I definetly recommend that you stay in the nursing program then a Master's in PA. This way you have a job simply with your undergrad, also you then have three options, remaining a nurse, becoming a nurse practitioner, or a physician assistant. Nurse practitioners can practice on their own if that's something you are more interested in. Good luck!

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Alex in Columbia, Maryland

73 months ago

I was wondering if anyone knows information or where I can find information regarding PA's working internationally. I did some searcing on the internet and found some information but wanted to know if some experienced people had any info.
Also, I'm starting the process for applying to PA school. Does anyone have any advice as to what to expect during the interviews and just any tips for applying in general. I have a B.S. already and about a yr of patient care experience. Anything else you already PA people would like to send to a prospective student???

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Pre-Pa student in Hicksville, New York

73 months ago

I didnt get into the social aspects of becoming a doctor. My sister is in medical school right now and on more the one occassion she says she regrets it.
People say they want to go to medical school but dont really know exactly what it takes and what kind of sacrifice you would have to go through to get there besides finacially....
Medical school requires complete commitment, as does PA school, but for alot longer of a time....
Meaning from age 22 to 30, your life is school, your friends are people from school, you have no family, your family are your classmates...
U cant get 10 years of your 20s back... Parties?
Everyday my sister complains about things like when am i going to have time have a stable relationship? When am in going to have time to find a husband? when am i going to get married? When will i have kids?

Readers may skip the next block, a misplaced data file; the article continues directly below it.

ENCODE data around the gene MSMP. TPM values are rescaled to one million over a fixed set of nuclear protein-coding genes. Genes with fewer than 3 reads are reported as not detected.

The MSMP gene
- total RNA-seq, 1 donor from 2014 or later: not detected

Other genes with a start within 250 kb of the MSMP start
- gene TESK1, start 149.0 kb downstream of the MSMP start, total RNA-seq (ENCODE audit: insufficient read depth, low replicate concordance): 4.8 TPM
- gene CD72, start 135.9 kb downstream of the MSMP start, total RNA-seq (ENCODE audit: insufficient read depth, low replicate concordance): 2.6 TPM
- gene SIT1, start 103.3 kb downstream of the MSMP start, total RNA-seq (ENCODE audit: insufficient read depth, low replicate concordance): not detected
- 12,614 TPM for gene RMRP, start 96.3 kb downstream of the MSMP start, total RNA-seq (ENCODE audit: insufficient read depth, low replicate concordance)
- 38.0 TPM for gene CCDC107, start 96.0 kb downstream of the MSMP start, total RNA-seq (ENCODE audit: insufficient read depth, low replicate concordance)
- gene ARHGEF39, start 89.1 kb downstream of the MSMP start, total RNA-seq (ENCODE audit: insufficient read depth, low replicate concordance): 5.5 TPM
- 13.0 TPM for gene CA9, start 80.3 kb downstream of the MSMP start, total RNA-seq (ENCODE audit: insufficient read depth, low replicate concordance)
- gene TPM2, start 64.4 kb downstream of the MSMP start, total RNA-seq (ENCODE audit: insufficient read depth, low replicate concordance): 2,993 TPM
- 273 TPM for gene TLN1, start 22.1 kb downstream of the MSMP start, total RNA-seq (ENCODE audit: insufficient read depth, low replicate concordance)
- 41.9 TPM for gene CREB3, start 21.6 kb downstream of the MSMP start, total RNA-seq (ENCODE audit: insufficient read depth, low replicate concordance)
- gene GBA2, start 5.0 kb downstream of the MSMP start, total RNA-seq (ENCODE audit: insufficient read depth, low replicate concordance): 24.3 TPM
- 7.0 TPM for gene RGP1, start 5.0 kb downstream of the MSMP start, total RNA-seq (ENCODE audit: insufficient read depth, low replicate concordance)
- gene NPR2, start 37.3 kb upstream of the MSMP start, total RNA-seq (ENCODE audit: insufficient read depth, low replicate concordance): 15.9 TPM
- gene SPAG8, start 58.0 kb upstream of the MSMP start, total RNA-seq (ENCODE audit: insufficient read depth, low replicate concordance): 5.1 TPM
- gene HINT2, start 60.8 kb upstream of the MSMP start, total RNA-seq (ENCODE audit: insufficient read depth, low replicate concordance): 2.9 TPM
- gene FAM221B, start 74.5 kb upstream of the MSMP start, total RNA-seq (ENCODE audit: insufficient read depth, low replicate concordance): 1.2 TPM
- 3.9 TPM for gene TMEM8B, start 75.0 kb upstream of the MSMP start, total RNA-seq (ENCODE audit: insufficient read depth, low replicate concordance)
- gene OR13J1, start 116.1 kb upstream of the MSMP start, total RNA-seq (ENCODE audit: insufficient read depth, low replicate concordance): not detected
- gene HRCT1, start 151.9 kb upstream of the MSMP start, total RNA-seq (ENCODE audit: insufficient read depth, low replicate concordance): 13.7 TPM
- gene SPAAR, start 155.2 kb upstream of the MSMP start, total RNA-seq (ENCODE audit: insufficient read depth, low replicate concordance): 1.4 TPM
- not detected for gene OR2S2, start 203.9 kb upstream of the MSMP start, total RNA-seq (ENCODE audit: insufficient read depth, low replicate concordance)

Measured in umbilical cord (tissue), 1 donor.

Thats just going through medical school. People complain about the autonomy but doctors have alot of pressure on them and responsiblity... everyone heard of malpractice? How bout malpractice insurance? P.A's for the most part dont have to worry about that. Peace of mind is something that cant be purchased. Being a Surgeon? Overated, yeah u make 350k to 500, but u work 75 hours a week, you are never off because you are ALWAYS on call. So what is 350k worth if you dont have time to see it? Big house but you mostly just sleep in it. Can't really plan anything becuase ur only a beep away from being in the hospital....
The fact of the matter is there are good and bad parts to every job.
If being a doctor is really your dream then thats a sacrifice that you will make with a smile. For the PA's who are not happy with your job, why did you become a PA in the first place? You knew what the job entailed but now you are sitting here complainging. All the P.A's I know love thier jobs. Most people dont have interferance with a doctor. Most doctors trust P.A's more then NPs because P.A's are taught under a medical model. Most doctors only VERIFY with a P.As

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Pre-Pa student in Hicksville, New York

73 months ago

The bottom line is both are great proffessions and very financially rewarding. If you are sure you want to become a doctor, then P.A shouldnt even be in the conversation, just become a doctor. If you want to become a P.A become a P.A. Then people complain about money about a P.A. P.A's goes to school for 4 years if its b.s or 6 years if its M.S. Doctors go to school 8years plus residency. Of course a doctor makes more!! 4 years in school making 80k-110k is way above average salary for an average person in the United States. P.A's get tons of respect in the medical feild but the problem is people are mixing the 2 professions. A P.A is not a doctor, and a doctor is not a P.A. They both have advantages and disadvantages. People get confused when they try to pin the both together like they are the samething. They do alot of the samethings yes. But dont get mad at the profession if you second guessed your self about your profession and went towards P.A. P.A is a beautiful profession anyone who truly wants to become a P.A become one, who ever TRULY wants to become a doctor do it. But dont try to down play a P.A its one of the best professions in the world.
Oh yeah by the way CNN named it one of the top 5 best jobs to have in America....

money.cnn.com/magazines/moneymag/bestjobs/2006/snapshots/5.html

Copy and Paste that for all the haters!!!

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Katie925 in New York, New York

73 months ago

Hi everyone, I am a pre-pa student at york college.
I have an important question for those of you already in the pa field.

IS IT IMPORTANT WHAT SCHOOL YOU ATTENDED AND GRADUATED FROM TO BECOME A PA????

OR DOES IT JUST MATTER YOUR GPA FROM THAT SCHOOL AND WELL YOU AS A WHOLE?

PLEASE IM DEBATING WHETHER I SHOULD TRANSFER OUT OF YORK COLLEGE AND INTO A PRIVATE UNIVERSITY
WITH MORE FAME.

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Pre-Pa student in Hicksville, New York

73 months ago